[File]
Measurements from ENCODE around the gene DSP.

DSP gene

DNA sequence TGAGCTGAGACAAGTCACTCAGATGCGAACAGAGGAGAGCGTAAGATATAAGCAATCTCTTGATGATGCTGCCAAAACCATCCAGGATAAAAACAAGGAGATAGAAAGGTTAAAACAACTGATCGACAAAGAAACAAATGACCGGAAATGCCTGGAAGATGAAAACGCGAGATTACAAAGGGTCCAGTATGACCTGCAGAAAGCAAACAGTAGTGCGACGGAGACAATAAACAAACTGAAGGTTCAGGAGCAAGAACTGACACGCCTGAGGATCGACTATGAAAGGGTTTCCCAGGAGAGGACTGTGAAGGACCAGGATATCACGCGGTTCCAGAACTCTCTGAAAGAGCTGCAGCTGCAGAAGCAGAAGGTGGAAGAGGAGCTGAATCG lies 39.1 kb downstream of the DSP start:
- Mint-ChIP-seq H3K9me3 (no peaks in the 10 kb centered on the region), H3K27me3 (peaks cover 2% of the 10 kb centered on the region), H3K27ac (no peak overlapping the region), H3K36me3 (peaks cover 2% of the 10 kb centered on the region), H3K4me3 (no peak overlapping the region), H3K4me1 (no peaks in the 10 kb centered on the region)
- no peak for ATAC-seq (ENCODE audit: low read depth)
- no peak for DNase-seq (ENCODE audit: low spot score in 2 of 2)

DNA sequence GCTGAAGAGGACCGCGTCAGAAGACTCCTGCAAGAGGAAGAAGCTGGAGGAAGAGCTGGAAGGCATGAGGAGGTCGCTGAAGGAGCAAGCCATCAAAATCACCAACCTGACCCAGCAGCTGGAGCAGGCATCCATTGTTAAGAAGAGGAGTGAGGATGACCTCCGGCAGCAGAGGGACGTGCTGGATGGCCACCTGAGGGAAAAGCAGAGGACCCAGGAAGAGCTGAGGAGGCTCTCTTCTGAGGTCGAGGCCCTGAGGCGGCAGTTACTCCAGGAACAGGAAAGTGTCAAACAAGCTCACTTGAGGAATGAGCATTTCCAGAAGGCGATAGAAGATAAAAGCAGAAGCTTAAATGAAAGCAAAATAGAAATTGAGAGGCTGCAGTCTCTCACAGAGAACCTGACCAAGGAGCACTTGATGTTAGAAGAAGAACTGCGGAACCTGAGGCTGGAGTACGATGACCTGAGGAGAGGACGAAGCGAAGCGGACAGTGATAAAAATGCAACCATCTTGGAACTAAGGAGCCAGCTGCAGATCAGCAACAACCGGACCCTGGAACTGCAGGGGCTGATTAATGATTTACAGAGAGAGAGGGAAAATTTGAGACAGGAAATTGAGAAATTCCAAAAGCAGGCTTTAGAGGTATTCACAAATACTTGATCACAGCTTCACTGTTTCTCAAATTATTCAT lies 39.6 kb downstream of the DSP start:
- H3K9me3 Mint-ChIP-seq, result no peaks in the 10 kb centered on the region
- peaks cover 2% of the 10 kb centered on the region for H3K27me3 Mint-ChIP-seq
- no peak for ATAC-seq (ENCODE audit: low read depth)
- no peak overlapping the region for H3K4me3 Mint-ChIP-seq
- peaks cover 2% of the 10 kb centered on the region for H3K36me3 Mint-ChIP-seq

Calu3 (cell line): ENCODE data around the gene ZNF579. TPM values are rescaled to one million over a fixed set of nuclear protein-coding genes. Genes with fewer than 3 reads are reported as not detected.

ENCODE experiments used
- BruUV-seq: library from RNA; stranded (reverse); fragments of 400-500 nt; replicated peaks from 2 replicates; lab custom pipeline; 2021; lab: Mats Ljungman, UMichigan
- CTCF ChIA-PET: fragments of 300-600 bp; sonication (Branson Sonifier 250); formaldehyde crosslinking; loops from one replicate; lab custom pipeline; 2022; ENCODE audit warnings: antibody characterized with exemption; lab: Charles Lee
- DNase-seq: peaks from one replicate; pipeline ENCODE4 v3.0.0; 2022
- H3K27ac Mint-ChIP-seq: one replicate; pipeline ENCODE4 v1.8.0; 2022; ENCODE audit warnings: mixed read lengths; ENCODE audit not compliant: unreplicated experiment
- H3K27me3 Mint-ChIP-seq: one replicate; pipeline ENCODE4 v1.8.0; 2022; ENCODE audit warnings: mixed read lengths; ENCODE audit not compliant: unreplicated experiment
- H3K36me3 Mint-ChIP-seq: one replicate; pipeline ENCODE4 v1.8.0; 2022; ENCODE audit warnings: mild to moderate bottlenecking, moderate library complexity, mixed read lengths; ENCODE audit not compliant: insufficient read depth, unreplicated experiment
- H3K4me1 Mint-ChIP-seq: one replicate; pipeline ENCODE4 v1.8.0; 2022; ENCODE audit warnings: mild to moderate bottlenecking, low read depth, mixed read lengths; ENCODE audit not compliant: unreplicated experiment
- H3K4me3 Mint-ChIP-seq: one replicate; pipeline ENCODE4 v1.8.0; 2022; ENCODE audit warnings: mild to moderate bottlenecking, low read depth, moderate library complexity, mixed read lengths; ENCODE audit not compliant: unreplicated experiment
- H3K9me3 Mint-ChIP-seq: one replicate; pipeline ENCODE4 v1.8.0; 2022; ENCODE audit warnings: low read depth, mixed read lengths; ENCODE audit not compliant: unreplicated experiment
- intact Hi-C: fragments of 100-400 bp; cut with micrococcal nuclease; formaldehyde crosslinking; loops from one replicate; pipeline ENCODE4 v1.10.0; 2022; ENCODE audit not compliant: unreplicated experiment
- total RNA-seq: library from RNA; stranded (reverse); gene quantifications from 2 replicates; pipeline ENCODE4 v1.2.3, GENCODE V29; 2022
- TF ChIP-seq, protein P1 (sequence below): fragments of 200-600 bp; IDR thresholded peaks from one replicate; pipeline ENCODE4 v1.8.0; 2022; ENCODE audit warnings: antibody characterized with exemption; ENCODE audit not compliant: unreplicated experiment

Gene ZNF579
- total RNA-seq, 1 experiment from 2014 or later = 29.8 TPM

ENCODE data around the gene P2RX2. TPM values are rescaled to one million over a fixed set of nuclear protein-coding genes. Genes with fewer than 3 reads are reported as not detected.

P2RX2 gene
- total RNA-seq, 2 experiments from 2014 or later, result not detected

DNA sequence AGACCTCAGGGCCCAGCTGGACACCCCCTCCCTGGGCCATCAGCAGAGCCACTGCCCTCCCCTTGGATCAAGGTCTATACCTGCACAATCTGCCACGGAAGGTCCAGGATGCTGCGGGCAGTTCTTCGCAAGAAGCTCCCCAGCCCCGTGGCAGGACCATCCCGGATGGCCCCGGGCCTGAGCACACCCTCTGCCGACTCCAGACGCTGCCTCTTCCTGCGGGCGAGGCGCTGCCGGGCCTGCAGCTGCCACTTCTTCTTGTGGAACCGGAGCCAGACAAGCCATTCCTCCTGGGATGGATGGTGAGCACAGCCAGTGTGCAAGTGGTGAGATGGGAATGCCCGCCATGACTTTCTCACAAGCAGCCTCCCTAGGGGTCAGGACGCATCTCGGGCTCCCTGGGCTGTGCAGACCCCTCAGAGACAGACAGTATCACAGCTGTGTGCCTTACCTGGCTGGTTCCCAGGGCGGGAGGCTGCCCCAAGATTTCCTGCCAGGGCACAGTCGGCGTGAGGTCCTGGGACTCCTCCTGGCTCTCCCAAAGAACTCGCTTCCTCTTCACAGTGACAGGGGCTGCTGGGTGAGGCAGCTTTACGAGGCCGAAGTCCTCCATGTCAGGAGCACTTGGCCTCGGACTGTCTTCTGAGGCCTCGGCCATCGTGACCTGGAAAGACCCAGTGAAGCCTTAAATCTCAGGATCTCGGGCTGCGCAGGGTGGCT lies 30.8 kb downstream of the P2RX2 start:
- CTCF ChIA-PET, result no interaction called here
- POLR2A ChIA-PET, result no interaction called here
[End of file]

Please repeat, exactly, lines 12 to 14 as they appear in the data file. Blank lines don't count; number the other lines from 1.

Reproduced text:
- peaks cover 2% of the 10 kb centered on the region for H3K36me3 Mint-ChIP-seq

Calu3 (cell line): ENCODE data around the gene ZNF579. TPM values are rescaled to one million over a fixed set of nuclear protein-coding genes. Genes with fewer than 3 reads are reported as not detected.

ENCODE experiments used